9-1-1 Tops NLC Policy Unit's Deliberations
Rigsby, Deborah, Nation's Cities Weekly
The National League of Cities' Public Safety & Crime Prevention Steering Committee continued its policy deliberations on terrorism, 9-1-1 emergency services, and federal public safety grants last weekend in Little Rock, Arkansas.
The meeting was hosted by Vice Mayor Michael Keck of Little Rock who chairs the Committee. Steering committee members were joined by United States Rep. Vic Snyder of Arkansas and Captain Michael Anderson of the U.S. Department of Health and Human Services' Office of Emergency Preparedness.
Amidst the national debate on biological, chemical or nuclear "weapons of mass destruction" and the recent embassy bombings in Kenya and Tanzania, the Public Safety Steering Committee sifted through several policy proposals about federal efforts to address local domestic preparedness initiatives. The central concern expressed by the members is the lack of coordination among the more than forty-three federal agencies handling this issue.
"This problem threatens local incident command centers that are the first responders to prevent or react to threats and acts of terrorism," said Vice Mayor Keck. "There is no clear direction on what specific agency coordinates federal assistance to states and local governments in the event of a terrorist attack."
The steering committee voiced this concern to Representative Snyder who serves on the National Security Committee. He discussed current federal appropriations for counterterrorism activities and reminded the committee members that "despite all the training and preparation that occurs to address weapons of mass destruction, the events are still tragic and imperfect situations."
"We're (Congress) are going to be learning from you, as local first responders, to try to address this issue and improve our system of coordination for preventing and responding to weapons of mass destruction," Representative Snyder noted.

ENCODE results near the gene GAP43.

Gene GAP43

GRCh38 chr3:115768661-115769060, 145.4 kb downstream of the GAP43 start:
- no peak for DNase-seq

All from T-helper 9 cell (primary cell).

Captain Michael Anderson, who heads the Metropolitan Medical Strike Team program for cities through the Department of Health and Human Services, briefed the steering committee on local resources needed to respond to terrorist incidents such as provisions for stockpiling antidotes to decontaminate victims of biological, chemical, nuclear or radiological agents.
"Metropolitan Medical Strike Teams are specialized response teams at the city level which respond to and provide assistance to local and regional jurisdictions to effectively address responder safety issues, incident management, and public health consequences of terrorist incidents," Anderson stated. "Through this program, the teams can provide specialize medical skills, pharmaceuticals, and equipment that can assist in identifying a (toxic) agent, and in conducting victim decontamination, medical triage, and appropriate therapy prior to transportation to medical care facilities."
The steering committee approved both policy recommendations and resolution urging the Administration and Congress to implement a comprehensive action plan for counterterrorism, designating a central agency to coordinate resources between federal, state, and local governments. …